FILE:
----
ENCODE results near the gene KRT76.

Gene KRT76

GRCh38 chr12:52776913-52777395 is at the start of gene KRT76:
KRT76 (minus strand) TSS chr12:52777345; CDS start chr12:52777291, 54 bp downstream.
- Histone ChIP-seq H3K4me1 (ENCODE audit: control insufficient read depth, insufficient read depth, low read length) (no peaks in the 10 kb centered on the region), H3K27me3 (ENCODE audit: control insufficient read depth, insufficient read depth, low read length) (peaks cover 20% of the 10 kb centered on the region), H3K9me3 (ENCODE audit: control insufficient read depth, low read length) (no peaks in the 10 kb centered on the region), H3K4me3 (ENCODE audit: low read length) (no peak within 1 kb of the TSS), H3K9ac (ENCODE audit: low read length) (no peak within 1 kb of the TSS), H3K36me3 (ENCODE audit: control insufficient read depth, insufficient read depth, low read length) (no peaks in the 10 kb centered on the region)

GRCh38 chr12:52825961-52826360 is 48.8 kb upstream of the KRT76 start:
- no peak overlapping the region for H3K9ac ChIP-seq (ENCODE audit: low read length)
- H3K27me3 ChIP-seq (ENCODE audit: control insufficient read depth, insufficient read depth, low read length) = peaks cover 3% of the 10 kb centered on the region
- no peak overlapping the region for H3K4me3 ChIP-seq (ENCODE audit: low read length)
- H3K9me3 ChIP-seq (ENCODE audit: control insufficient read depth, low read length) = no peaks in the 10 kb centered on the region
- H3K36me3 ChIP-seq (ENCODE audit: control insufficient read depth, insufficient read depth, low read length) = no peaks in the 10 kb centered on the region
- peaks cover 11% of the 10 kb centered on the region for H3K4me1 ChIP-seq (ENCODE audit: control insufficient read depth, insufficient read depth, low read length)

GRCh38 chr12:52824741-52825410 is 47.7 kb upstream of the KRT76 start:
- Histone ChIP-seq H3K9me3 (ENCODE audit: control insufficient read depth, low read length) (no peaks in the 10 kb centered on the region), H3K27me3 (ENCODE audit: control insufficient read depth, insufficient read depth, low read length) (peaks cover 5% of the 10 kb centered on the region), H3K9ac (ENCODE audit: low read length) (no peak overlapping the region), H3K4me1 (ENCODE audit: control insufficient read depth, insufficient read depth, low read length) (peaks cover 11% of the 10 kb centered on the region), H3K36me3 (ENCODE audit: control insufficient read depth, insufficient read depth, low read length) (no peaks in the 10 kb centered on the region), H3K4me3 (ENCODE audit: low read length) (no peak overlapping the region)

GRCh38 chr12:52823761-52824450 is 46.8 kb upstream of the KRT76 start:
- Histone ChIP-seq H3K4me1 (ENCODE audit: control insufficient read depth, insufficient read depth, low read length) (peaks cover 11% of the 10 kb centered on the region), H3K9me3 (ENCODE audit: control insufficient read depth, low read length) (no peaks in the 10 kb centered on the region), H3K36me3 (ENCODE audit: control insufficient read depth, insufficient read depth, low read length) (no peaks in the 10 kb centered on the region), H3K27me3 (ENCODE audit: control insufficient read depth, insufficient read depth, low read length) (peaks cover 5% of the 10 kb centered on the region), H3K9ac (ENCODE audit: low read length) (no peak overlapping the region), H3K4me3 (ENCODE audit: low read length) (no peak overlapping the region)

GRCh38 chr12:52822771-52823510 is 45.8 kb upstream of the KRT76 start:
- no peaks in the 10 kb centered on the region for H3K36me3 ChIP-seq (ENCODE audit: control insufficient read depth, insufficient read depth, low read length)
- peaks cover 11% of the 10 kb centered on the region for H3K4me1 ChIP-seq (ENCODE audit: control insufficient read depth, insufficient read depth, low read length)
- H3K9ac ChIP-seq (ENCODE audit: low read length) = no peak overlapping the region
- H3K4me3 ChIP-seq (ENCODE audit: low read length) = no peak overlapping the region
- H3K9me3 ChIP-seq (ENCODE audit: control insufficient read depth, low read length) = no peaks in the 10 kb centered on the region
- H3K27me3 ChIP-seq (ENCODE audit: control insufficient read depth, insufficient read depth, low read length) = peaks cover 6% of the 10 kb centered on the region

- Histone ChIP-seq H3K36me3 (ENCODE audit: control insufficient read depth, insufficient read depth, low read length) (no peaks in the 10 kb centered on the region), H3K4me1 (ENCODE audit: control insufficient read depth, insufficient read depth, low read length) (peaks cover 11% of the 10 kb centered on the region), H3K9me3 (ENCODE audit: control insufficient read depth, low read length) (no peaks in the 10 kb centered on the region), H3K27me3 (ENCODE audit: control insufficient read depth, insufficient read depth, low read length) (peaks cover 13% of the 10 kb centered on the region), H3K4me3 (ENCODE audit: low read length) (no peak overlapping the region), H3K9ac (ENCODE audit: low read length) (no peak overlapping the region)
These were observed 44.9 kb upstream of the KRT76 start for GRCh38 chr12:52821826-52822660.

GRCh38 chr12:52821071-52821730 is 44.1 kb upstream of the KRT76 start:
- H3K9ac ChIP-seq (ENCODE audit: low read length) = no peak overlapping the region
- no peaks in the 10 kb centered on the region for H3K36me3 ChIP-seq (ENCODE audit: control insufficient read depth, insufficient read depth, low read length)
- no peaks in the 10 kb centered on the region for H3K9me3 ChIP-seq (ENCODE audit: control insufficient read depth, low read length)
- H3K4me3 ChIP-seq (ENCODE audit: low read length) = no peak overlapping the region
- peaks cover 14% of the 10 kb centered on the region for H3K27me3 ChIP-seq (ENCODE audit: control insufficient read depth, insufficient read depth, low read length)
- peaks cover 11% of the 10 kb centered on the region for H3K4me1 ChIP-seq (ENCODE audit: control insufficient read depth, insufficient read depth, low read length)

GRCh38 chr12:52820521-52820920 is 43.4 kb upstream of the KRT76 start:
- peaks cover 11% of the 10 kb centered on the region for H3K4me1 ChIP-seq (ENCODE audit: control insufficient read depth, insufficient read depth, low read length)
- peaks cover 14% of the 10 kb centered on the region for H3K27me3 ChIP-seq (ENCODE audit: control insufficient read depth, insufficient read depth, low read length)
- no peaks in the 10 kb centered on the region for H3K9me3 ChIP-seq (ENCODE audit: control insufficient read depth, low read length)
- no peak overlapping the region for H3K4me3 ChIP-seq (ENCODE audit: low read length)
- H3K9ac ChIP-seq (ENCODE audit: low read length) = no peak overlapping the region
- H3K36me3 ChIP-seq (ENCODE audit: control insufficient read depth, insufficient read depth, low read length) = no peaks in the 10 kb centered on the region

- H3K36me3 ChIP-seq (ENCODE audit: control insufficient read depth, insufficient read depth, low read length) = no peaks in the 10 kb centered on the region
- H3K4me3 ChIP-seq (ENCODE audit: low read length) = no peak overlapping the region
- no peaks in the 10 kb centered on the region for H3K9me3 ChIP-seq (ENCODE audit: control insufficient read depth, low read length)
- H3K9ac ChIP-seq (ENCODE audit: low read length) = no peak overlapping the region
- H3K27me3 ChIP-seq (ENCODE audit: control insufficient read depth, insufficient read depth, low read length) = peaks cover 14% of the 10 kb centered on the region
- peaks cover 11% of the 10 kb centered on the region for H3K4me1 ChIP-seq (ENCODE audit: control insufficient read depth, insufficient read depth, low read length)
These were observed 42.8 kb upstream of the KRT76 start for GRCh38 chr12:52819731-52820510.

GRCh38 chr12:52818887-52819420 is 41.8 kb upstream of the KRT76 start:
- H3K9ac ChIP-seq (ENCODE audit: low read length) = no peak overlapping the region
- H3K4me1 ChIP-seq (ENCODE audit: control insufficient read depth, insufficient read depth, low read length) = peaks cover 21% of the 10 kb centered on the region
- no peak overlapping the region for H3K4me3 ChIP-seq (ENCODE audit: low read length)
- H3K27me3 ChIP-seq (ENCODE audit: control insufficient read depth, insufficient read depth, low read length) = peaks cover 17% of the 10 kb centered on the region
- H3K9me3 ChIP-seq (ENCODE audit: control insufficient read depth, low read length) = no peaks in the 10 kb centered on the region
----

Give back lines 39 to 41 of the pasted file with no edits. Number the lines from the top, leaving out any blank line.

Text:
- H3K36me3 ChIP-seq (ENCODE audit: control insufficient read depth, insufficient read depth, low read length) = no peaks in the 10 kb centered on the region

- H3K36me3 ChIP-seq (ENCODE audit: control insufficient read depth, insufficient read depth, low read length) = no peaks in the 10 kb centered on the region
- H3K4me3 ChIP-seq (ENCODE audit: low read length) = no peak overlapping the region